The personal and professional relationships between Thomas Wentworth, Earl of Strafford, and his closest advisors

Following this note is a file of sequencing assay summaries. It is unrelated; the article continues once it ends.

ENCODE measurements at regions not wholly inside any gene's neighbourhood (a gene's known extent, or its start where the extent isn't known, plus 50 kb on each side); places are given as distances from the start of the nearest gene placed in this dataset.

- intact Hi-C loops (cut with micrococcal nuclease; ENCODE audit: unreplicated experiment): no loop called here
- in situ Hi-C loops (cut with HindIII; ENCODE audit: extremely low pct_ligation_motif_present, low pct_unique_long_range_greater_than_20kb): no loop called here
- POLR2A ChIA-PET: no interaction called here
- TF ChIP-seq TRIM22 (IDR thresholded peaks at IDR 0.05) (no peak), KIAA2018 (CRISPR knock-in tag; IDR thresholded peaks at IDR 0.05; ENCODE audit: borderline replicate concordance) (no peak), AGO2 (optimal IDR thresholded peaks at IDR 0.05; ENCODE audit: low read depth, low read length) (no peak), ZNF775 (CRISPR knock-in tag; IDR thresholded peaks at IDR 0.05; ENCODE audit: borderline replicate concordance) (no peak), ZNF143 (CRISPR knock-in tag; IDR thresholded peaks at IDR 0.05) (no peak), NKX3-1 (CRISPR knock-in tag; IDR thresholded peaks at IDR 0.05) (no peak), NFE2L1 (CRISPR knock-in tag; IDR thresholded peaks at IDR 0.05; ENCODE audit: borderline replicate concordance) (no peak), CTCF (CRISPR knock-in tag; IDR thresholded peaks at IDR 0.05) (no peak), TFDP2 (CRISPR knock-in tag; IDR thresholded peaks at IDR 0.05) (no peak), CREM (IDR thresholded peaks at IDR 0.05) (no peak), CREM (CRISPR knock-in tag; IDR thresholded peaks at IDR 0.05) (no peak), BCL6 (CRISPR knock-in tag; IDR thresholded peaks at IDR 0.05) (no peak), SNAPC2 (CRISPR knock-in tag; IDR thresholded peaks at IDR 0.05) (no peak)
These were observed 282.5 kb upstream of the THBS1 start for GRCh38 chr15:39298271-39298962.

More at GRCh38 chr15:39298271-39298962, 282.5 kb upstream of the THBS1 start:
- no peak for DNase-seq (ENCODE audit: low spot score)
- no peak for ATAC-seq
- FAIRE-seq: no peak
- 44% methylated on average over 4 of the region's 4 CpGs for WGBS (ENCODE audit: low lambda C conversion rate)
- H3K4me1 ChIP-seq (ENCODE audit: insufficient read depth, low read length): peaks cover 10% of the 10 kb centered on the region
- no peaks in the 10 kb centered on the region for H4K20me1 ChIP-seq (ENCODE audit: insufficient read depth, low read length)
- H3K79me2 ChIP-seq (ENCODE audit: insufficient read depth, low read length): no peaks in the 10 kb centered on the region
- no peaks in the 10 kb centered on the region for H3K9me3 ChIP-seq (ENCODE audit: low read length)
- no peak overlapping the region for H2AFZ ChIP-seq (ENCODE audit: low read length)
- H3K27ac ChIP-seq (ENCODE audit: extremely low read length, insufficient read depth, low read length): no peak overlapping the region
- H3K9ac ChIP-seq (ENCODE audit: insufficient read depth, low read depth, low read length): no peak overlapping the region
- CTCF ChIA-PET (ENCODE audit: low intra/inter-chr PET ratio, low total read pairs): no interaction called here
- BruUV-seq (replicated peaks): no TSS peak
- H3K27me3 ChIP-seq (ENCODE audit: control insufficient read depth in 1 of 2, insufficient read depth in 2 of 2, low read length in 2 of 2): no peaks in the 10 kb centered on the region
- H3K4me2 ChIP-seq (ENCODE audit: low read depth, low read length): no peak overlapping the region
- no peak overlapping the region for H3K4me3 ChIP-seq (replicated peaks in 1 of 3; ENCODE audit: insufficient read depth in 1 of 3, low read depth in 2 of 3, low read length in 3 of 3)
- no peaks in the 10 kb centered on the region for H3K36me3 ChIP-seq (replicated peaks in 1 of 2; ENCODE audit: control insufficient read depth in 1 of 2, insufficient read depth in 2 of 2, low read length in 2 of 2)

Thomas Wentworth, first Earl of Strafford has usually been portrayed as an isolated figure working in Ireland for the good of the Crown, single-handedly tackling issues of policy and authority. However, the support systems behind his regime have not been examined in detail, in particular the role played by Sir George Radcliffe and Christopher Wandesford. This thesis aims to redress the balance concerning relationships between important and powerful members of the gentry and nobility and the support systems they surrounded themselves with. The extent of the involvement of Wentworth's closest advisors in his political career is tracked throughout the English Parliaments of the 1620s before following them into courtly careers in the North and in Ireland. Any study of Wentworth's career cannot disregard these important figures and their relationship with Wentworth. In their capacity as Wentworth's deputies, Wandesford and Sir Edward Osborne, Wentworth's Vice President of the Council in the North, were unable to exert the same influence as Wentworth as they were, in effect, the 'representative 's representative ' and therefore were unable to wield similar levels of authority. The downfall of Wentworth 's regime in Ireland will be examined, focusing upon the English and Irish Parliament's attempt to impeach Radcliffe. The epilogue reveals that Wentworth was the lynchpin in the cabal, and once he was executed in May 1642, the strong tie between these men disintegrated. Radcliffe was the only prominent figure of the cabal during the Interregnum, becoming attached to the Court of the Duke of York in exile. This thesis demonstrates that secretariats and cabals could play an integral and essential role within the political life of a prominent politician and cannot simply be dismissed as clients and men-of-business.